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beginner to python here.

I have 2 nested lists that I want to merge:

list1 = ['a',
         (b, c),
         (d, e),
         (f, g, h) ]

list2 = [(p,q),
         (r, s),
         (u, v, w) ]

the output I am looking for is:

list3 = [(a, p, q),
         (b, c, r, s),
         (d, e, t),
         (f, g, h, u, v, w) ]

Can this be done without any external libraries? note: len(list1) = len(list2)

share|improve this question
beginner to python here. - This means you should read the tutorial. – Björn Pollex Oct 18 '11 at 11:31
Hi. I have read the tuts. I know how to merge simple lists. But don't know how to go about with nested lists. – Rishav Sharan Oct 18 '11 at 11:34
Also, the first element of list1 is a string in your example, but after the merge it seems to be an object. – Björn Pollex Oct 18 '11 at 11:34
... which is valid if a == 'a', but then the rest doesn't make any sense. (t) is not a tuple, btw. -1. – Fred Foo Oct 18 '11 at 11:35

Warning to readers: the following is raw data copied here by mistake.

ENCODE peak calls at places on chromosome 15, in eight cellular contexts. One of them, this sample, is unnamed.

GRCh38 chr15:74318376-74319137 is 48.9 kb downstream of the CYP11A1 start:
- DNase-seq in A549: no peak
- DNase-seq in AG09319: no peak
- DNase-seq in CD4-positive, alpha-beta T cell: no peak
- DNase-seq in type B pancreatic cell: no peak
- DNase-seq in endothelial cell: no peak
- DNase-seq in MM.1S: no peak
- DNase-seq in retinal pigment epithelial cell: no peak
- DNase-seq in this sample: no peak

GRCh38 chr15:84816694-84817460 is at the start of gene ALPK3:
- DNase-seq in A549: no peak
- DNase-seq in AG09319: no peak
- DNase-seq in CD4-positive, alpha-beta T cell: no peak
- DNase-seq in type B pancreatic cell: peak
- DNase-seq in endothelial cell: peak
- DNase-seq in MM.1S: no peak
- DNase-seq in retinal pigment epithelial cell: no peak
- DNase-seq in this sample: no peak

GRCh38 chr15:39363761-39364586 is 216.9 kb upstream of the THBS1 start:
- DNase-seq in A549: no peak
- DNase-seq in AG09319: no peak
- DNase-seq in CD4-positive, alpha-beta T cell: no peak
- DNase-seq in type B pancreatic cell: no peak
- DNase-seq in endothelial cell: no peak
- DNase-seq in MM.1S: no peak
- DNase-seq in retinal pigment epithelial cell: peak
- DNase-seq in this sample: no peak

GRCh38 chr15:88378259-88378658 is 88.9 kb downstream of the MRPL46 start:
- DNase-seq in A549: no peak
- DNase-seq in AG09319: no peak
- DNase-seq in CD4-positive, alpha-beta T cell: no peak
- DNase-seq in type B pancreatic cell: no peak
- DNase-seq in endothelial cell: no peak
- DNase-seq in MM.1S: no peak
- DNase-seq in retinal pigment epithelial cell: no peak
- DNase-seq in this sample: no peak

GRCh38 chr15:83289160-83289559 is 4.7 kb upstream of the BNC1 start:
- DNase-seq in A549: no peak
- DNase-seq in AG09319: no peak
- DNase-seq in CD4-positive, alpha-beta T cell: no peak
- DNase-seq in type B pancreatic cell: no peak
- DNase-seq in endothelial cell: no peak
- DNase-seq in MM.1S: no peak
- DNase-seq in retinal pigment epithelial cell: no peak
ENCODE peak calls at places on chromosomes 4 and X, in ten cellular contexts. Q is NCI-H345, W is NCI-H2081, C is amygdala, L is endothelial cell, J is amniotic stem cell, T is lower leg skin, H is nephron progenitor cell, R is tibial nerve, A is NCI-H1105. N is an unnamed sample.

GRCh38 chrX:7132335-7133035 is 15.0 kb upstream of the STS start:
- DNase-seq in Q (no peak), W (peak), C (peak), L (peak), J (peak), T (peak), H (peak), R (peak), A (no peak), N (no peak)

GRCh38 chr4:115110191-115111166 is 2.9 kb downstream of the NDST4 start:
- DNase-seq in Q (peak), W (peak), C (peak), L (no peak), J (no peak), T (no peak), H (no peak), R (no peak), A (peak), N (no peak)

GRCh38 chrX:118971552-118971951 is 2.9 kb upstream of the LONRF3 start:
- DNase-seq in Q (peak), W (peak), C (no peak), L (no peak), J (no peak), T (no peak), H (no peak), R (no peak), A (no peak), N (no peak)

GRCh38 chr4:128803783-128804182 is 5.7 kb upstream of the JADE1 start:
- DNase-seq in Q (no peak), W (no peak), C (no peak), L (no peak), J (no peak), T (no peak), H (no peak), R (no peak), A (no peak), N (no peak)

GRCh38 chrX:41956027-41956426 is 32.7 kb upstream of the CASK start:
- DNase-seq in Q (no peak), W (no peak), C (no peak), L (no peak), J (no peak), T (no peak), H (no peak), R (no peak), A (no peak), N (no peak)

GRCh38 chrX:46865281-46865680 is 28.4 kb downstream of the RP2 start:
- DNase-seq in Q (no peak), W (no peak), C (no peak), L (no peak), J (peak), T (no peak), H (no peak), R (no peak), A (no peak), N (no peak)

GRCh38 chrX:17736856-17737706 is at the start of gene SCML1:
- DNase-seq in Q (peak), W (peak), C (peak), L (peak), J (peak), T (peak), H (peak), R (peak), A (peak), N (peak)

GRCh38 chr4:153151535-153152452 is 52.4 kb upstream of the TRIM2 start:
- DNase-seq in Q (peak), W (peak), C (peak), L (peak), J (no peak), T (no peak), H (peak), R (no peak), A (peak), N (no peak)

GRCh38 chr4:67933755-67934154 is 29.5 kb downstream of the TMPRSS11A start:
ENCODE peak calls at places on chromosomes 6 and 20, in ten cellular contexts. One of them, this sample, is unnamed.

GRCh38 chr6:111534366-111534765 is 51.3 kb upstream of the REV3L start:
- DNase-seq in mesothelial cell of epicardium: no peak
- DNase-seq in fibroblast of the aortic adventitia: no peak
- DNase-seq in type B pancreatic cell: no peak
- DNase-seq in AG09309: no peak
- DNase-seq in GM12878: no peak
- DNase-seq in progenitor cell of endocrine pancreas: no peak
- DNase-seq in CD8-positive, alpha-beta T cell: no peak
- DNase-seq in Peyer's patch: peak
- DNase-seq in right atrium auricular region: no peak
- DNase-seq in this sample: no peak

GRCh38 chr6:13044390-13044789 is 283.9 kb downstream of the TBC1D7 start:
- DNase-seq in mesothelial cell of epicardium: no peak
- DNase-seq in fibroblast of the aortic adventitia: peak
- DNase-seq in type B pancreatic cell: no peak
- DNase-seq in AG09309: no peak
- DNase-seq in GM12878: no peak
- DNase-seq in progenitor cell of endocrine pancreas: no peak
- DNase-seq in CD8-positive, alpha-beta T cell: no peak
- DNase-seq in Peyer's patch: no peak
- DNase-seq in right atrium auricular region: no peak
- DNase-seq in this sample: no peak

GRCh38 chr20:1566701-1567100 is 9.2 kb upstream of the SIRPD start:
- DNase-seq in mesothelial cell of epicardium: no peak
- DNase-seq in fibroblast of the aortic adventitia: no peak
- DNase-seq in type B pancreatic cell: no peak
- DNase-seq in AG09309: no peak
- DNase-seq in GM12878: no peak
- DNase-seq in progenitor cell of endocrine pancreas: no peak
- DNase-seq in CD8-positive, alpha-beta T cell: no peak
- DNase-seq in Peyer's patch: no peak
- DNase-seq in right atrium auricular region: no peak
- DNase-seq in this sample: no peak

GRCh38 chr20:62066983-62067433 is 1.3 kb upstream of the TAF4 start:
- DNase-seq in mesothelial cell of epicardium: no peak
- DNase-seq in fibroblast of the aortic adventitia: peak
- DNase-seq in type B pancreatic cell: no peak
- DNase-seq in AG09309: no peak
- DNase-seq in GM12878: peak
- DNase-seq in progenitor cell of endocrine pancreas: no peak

up vote 12 down vote accepted

Use the power of the zip function and list comprehensions:

list1 = [('a', ),
        ('b', 'c'),
        ('d', 'e'),
        ('f', 'g', 'h') ]

list2 = [('p', 'q'),
        ('r', 's'),
        ('t', ),
        ('u', 'v', 'w') ]

print [a + b for a, b in zip(list1, list2)]
share|improve this answer
Thanks. works for me. – Rishav Sharan Oct 18 '11 at 11:50
from operator import add
list3 = map(add, list1, list2)
share|improve this answer
Haven't tried, but thanks for helping. – Rishav Sharan Oct 18 '11 at 11:53
Or, if you want to avoid the import, map(tuple.__add__, ...). (+1 for not insisting on list comprehensions where map() is more readable.) – Sven Marnach Oct 19 '11 at 9:13

If the order within an inner list/tuple is not important, you can use the mathematical set operations.

print [tuple(set(a)|set(b)) for a,b in zip(x,y)]

The set(a)|set(b) converts the iterables a and b to sets and takes the union of the two sets. They are then converted back to tuple as desired in the output format.

As you are a beginner to python, it is strongly recommended to master list comprehensions. It is way too powerful and concise. In addition to making your code more 'pythonic', list comprehensions can act as a friendlier replacement to 'map' and 'filter' functions.

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